"We wanted to make sure that we had a space for pilots and crews that they could use as they're waiting to take off. The pilot's lounge has monitors that display cameras on the front of the building and the back of the building. So then the pilot can sit in there, keep an eye on the airplane and also see when clients drive in. Then, it's easy to walk out the door to get the plane ready," said Bob Heuts, airport director at Raleigh Exec. "We also have weather monitors and a flight planning area, plus some sleeping rooms and showers. These are amenities pilots look for to help facilitate their clients' travel.”

Other highlights of the pilot's lounge include cable TV and a single-serve coffee machine. The new terminal also includes large and small conference rooms for conducting meetings and events — both equipped with the latest technology — as well as the observation deck and common space with a free public computer and vending area.

Before constructing the new terminal, Raleigh Exec also added 30 new T-hangars to the property, all of which were filled within three months of completion. In order to keep up with the demand, the airport has sectioned off an additional area for larger hangars that is prepped and ready for new construction.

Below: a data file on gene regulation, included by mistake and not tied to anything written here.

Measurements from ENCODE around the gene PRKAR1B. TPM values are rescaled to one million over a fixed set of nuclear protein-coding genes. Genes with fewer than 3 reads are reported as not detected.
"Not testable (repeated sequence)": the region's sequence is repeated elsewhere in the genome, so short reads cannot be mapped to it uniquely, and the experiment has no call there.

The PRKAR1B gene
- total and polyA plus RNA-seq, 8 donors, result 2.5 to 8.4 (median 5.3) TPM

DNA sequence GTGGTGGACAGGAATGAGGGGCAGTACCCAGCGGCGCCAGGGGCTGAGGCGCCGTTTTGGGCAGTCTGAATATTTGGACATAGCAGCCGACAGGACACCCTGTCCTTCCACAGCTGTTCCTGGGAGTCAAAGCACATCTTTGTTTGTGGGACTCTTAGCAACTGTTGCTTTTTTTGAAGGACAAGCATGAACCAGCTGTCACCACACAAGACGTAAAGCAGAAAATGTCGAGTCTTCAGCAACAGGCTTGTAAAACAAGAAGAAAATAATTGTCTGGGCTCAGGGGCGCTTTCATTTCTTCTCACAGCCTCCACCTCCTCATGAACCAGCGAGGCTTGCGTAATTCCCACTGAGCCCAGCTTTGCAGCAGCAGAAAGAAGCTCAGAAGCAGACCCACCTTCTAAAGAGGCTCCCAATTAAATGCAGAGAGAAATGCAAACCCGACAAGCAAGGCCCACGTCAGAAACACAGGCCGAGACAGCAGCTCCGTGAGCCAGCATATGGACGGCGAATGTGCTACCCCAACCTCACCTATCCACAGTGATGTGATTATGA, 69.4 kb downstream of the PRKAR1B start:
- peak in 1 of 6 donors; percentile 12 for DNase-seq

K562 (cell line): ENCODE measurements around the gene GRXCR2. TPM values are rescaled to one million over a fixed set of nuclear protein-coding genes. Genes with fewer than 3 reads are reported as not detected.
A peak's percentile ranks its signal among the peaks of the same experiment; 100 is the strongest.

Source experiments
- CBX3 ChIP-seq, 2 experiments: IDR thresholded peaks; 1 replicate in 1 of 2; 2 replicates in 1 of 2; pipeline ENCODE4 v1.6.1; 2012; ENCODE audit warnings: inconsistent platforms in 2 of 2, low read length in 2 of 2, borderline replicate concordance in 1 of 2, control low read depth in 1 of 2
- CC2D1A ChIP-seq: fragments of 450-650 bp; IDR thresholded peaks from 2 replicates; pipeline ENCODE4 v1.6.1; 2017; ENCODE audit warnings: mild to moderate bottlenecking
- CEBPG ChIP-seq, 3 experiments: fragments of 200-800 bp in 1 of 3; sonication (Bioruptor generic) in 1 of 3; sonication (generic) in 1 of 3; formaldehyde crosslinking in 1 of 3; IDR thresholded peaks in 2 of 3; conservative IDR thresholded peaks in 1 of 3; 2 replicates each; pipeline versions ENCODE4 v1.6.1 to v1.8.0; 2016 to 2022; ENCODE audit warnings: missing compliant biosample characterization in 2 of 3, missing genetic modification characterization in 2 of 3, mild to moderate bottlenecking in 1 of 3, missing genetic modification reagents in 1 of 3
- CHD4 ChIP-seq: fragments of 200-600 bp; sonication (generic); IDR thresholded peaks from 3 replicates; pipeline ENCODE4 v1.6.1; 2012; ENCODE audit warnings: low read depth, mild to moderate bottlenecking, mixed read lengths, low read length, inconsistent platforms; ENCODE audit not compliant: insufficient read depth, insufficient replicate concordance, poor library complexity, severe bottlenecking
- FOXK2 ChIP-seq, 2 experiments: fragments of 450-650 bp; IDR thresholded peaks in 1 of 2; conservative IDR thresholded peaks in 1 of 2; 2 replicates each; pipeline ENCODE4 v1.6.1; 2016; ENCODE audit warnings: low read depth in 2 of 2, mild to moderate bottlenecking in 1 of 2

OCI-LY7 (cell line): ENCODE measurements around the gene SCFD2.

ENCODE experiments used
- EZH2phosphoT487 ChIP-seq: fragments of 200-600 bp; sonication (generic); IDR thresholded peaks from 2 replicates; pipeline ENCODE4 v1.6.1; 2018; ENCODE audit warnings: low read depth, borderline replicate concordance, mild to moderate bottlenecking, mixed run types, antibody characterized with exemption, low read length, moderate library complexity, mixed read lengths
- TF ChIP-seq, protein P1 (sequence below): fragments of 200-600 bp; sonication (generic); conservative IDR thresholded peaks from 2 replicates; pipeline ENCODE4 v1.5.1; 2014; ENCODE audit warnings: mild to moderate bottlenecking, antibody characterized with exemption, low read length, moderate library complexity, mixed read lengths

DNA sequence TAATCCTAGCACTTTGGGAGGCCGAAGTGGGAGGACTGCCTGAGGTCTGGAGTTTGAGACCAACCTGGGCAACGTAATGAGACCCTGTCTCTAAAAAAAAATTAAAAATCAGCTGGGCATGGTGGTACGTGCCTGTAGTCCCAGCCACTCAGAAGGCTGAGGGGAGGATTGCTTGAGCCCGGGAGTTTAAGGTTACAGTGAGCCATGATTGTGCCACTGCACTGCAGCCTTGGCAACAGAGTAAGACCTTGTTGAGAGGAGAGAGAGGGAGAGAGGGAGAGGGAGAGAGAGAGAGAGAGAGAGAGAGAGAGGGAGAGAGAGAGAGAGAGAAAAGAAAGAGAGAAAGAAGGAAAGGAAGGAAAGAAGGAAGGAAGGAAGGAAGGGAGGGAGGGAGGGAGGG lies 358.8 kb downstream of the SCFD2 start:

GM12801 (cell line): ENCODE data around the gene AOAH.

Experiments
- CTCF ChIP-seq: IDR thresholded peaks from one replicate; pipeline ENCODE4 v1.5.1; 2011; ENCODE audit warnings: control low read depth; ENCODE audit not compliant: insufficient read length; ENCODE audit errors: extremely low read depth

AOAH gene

"The property is on the north side and has enough land for five or six large hangars for larger aircraft. We also have space for small aircraft, but we didn't want to miss any opportunities by not having the space for large aircraft, as well," said Heuts. "We have the right infrastructure to grow, and as RDU grows and starts to focus on commercial aviation, we expect to see even more opportunities open up for this airport in general aviation — and with our updates and road infrastructure completed here, everything's pretty easy."

While attracting new companies to the area is a high priority for Raleigh Exec, Heuts also hopes to see it become more of a gathering place for the community. Already, clubs like Wings of Carolina use the airport for training and meetings. Now with the new observation deck, Raleigh Exec offers opportunities for the general public to enjoy aviation — and the economic benefits it brings to the area, as well.

"We've done a much better job of understanding and capturing the impact that airports have on their local areas. A lot of people think small airports are just for private pilots to fly around their own planes, and while that's a thing, they're actually valuable for communities by bringing in tremendous tax revenue and property tax revenue," said Pearce. "The value of the airports is the access to global markets that they provide to all local businesses, not just ones that directly deal in aviation."

For Heuts, opening the area up to that global market is crucial — but he also hopes to bring some positive change on a smaller level.

"We want people to come out here. We invite civic groups, like the Civil Air Patrol Cadets, Boy Scouts and Girl Scout troops, and leadership classes to learn about aviation and the airport as an entity and as an asset in the community," said Heuts. "One time up there on that observation deck, there may be a youngster looking at the airplanes and instead of saying, 'I want to be a firefighter or an astronaut,' or whatever else, they'll say, 'I might want to be a pilot.' And that's all it takes."

This article was written for our sponsor, Raleigh Executive Jetport.